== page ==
1-man show ‘F*ck Tinder’ dives into messy reality of online dating


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Never let it be said that online dating is easier than dating in real life. Between all the risky messages from imperfect strangers, the strained conversations and constant rejections, there is so much potential for disaster that one feels like giving up on love.

But if you’re David Rodwin, you keep trying — and you learn to laugh at yourself along the way. After two years of experiencing bad dates, Rodwin decided to turn his experiences with online dating into a one-man show, which he performed most recently at San Francisco’s PianoFight from Feb. 22-23 and will be performing again March 1-2. Its name? As straightforward as you can get: “F*ck Tinder: a love story.”

While the title may be neatly censored, the show itself is anything but. In the short span of about 80 minutes, Rodwin openly discusses his sexual relationships with a variety of different women, focusing on the more odd or adventurous experiences. Any play that reaches its climax (no pun intended) during a scene about a sex party is bound to get graphic at times.

Yet at the same time, Rodwin wisely knows which lines not to cross. For many women, the idea of listening to a man make jokes about his love life sounds less like a fun night out and more like their worst nightmare — and understandably so, considering the penchant for male comedians to confuse humor with thinly veiled misogyny.

Thankfully, however, Rodwin made no such comedic blunders and, instead, seemed to be actively compensating for the fact that he could only present his story from a male perspective. He referred to God with she/her pronouns in a few comedic bits, and he casually incorporated a message of women’s empowerment into his stories. These brief but welcome moments never detracted from the humor, as some might suspect; rather, they heightened it to a new level.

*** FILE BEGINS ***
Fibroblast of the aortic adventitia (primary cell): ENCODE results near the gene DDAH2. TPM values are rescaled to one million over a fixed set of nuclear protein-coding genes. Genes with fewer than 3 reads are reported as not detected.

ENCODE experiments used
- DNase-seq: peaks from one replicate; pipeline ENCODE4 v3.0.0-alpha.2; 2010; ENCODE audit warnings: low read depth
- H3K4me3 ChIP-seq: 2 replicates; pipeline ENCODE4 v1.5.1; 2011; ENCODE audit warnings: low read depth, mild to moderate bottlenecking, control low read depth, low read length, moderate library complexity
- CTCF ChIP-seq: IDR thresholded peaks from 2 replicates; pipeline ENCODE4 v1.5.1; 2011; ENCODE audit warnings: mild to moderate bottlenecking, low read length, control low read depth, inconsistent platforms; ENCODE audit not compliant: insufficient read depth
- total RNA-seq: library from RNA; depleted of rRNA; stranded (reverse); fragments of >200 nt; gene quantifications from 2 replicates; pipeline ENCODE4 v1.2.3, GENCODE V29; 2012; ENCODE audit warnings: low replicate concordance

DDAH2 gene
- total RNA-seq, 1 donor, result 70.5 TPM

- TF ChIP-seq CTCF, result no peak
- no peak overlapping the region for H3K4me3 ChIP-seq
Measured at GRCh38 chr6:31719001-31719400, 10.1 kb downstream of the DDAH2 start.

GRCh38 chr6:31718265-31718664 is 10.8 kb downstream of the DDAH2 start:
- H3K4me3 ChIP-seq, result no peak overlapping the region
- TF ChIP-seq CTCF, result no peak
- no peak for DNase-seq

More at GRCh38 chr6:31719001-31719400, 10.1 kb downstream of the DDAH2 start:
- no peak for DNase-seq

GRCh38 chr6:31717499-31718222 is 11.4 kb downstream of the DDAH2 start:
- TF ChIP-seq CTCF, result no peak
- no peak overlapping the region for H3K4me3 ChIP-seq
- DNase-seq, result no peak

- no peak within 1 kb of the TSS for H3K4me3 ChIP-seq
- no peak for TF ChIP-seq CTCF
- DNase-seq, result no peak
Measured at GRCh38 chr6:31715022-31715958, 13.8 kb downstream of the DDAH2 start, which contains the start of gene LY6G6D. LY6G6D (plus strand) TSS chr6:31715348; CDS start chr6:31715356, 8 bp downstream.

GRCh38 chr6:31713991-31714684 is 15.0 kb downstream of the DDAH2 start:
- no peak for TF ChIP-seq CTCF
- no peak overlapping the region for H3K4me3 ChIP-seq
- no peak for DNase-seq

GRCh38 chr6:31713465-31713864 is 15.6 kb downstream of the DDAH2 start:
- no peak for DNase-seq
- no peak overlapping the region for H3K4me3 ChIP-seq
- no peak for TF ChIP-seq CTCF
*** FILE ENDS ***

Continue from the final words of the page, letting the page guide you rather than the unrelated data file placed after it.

One of the highlights of the night was the story of a particularly harsh date with a woman who insisted she would print out a list of generic first-date questions that she would refuse to answer and threatened to show that list to anyone who dared to ask her. The star of the story, however, was the Uber driver who drove Rodwin home afterward and soon began telling him what to text her. Unfortunately for Rodwin, but quite fortunately for his show, the story of his impromptu “Cyrano de Bergerac” is only one of several bad dates that had the audience in stitches.

But where the stories themselves were entertaining and full of twists, Rodwin’s delivery of them sometimes faltered. Throughout the show, many of his jokes followed the same pattern: a fast-paced and high-energy monologue, a quick pause and then a deadpanned punchline. It’s a fairly typical form and can be quite effective, but after a certain point, it becomes rather predictable — an unfortunate consequence too, considering how wonderfully unpredictable his online dating life was.

Moreover, Rodwin’s comedic structure meant that he rushed through a good deal of his script, tripping over some phrases in his eagerness to get to the punchline. It would be perhaps more rewarding to watch Rodwin take some of the lines slower and let the audience actually process what’s being said because more often than not, it’s something oddly intriguing.

Overall, what tied the whole production together was Rodwin’s earnestness. Beyond the punchlines and sexual anecdotes, there was a sincerity in the way he talked about love that can only come from a person who’s experienced both the best and worst that relationships have to offer. As an audience member, watching him gush about his main “love interest” in the narrative felt surprisingly and pleasantly wholesome, particularly for a show about Tinder.

That same sincerity drives Rodwin to the very end of the show when he stops to ask if the audience wants to hear a short epilogue of his life since the events of the play — one that’s seen far more romantic success than his years of Tinder dates. It’s a testament to his connection with the audience that the crowd responded so enthusiastically, and more importantly, it’s a testament to the fact that despite Rodwin’s somewhat dry delivery, “F*ck Tinder” had everyone rooting for a happy ending.

Lauren Sheehan-Clark covers theater. Contact her at [email protected].